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Turkish Gold Trader Cuts Deal With Prosecutors in Iran Sanctions Case


Reza Zarrab, a Turkish-Iranian businessman accused of conspiracy to violate United States sanctions against Iran, has been cooperating with the American authorities, a prosecutor said on Tuesday. Credit Sebnem Coskun/Anadolu Agency — Getty Images

A Turkish-Iranian gold trader whose prosecution in Manhattan has drawn sharp criticism from Turkey’s president and the attention of senior officials in the Trump administration, has pleaded guilty and has been cooperating with the American authorities, a federal prosecutor disclosed in court on Tuesday.

Prosecutors said Reza Zarrab, the trader, was expected to testify in court either later Tuesday or on Wednesday, and they asked the judge to unseal his plea agreement.

Speculation had swirled that Mr. Zarrab, 34, who was charged with helping orchestrate a broad conspiracy to violate United States sanctions on Iran, had agreed to become a government witness after he stopped appearing at recent court hearings.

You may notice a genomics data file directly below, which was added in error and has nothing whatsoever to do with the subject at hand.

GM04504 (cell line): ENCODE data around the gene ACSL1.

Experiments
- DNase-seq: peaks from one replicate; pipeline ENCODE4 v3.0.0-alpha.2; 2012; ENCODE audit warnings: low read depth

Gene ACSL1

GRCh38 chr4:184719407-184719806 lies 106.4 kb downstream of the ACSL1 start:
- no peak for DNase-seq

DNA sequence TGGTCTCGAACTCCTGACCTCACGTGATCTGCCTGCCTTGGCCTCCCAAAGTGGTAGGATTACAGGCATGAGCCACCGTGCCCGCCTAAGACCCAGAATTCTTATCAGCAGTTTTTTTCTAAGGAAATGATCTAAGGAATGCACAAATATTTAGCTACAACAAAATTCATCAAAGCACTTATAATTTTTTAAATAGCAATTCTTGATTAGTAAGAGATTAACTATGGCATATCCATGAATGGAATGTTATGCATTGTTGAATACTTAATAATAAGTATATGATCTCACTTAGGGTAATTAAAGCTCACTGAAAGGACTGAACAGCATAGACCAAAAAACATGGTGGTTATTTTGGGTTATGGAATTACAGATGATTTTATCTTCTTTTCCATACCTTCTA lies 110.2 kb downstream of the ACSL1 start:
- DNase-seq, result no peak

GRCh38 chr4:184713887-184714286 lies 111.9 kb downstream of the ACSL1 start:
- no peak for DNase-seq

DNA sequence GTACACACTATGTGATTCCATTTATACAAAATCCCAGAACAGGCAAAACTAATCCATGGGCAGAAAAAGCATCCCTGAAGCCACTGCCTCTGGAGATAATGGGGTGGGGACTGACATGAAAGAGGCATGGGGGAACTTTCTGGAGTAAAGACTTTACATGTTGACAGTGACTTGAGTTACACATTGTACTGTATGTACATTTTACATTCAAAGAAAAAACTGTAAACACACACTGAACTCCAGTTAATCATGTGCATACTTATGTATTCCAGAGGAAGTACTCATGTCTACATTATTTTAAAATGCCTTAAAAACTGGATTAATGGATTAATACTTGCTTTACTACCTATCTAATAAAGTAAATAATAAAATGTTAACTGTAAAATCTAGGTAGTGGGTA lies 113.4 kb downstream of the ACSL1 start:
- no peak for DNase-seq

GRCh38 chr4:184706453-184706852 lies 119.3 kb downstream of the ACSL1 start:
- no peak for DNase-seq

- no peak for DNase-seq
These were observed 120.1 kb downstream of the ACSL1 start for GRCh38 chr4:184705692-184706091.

His lawyers also allowed an important deadline to pass without filing court papers that would have allowed Mr. Zarrab to challenge the admissibility of critical government evidence against him.

Mr. Zarrab’s decision to cooperate is not only a major advance for prosecutors in their investigation of the alleged sanctions-busting scheme. It could also further strain relations between the United States and Turkey, especially if Mr. Zarrab reveals evidence about corruption in Turkish government and banking circles.

The Turkish president, Recep Tayyip Erdogan, has raised the case repeatedly with American officials, including in a telephone call with President Trump. He has depicted the prosecution as a continuation of a 2016 coup attempt against him, which he has laid to followers of the Islamic cleric Fethullah Gulen, who is living in self-imposed exile in Pennsylvania.

Source: NYT > World

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